I followed the coastline at a rapid pace as the sun crested over the horizon. Meanwhile, the captain was traveling in the opposite direction to retrieve the group and our stuff. And so, the window to paradise closed at the end of my 11-mile journey. The setting of the adventure shifted back into the world of roads and electricity.
Hiking out early in the morning
Back at the captain’s staging ground, he teed off on me, saying things like “everyone is trying to nickel and dime me” and “I’m doing this all for you guys.”
I looked him square in the eye and said, “$150 per person. We have your money and we’re paying you.”
“But I’m taking all of the risks,” he replied like he didn’t know what he’d signed up for.
“High risk, high reward. This is how it works,” I rebutted.
The captain paused for a second and thought about what direction he was going to come back at me from: would his response be a smashing wave, or would he recede back to sea? His distressed expression turned into a smile. I had finally learned how the captain operated. If enough of his dialogue was pushed back at him, his swells flattened out and everything became calm.
“You know, the Russians are good people,” the captain said out of nowhere.
“What an odd comment,” I thought to myself.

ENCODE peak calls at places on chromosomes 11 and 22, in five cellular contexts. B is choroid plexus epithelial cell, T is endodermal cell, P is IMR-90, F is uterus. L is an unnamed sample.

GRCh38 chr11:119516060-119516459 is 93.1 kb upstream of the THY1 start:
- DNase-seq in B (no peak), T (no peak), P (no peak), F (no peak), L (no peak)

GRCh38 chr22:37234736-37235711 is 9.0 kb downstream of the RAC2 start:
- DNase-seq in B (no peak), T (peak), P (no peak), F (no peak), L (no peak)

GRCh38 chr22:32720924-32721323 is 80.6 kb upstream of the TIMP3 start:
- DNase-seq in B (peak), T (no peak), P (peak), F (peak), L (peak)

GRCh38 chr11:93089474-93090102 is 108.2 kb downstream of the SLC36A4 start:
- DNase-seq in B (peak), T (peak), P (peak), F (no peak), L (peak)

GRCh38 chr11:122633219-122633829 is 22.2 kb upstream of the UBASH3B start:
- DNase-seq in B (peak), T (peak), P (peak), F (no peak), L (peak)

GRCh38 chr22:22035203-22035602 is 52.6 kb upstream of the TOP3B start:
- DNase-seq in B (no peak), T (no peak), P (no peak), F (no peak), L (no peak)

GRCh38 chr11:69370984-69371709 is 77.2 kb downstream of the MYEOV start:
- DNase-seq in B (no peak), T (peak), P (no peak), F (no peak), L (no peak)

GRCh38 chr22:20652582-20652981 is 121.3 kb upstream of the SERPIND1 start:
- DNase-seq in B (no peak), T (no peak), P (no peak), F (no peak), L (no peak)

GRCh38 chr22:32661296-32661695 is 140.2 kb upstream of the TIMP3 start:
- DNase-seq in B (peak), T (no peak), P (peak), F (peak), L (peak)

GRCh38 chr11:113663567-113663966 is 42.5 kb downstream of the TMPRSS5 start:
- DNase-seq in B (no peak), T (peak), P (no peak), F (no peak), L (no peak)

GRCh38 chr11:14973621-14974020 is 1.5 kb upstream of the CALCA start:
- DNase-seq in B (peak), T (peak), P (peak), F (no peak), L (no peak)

“I like the Russians,” he continued peacefully, like the water pulling back into the ocean. I didn’t understand his hang-up; it was like he had some old, Cold War-esque perception of Russians.
It was only after this adventure that I learned what people associated with the word “Russian” meant in that part of Kauai. A couple of weeks prior to our visit, a Russian billionaire had bought a large swath of land and was trying to evict locals from the contested property.
The captain smiled widely as our—for that moment—chief Russian oligarch, Alex, paid him with a nice stack of hundies. The captain’s job was done. Despite his anxiety and yelling, he had a calm, cool, and very likable side to him.
We drove to the southern part of the island, where a suburban house waited for us with all the comforts of contemporary American life. We recalibrated our bodies and minds to the modern world.
Alex, feeling it
We were grateful for the basic amenities of hot showers and clean sheets. Those old essentials now seemed like new luxuries. But it was the Nā Pali Coast that gifted us with a healthy dose of the natural world and undisrupted time to connect with friends on a deeper level. These are the true treasures that remote escapes provide.
A few days later, we each got on our respective flights to various cities in California, and I made my long journey back to Kyiv. I walked into my apartment and glanced out of the window, at the muted daylight coming into the expansive city skyline, at the glass and concrete. For the first few hours it all felt new, my thoughts were still in the world of Kalalau… memories of waterfalls, laughs, and sand reflected clearly in my mind. I grabbed a cup of tea and some chocolate; I looked out at the urban jungle and smiled.
Fresh cherry tomatoes near our campsite
Cooking with Alex and Ilya
Feeling the high
Ilya in the moment
Almost to the end of a long and rewarding day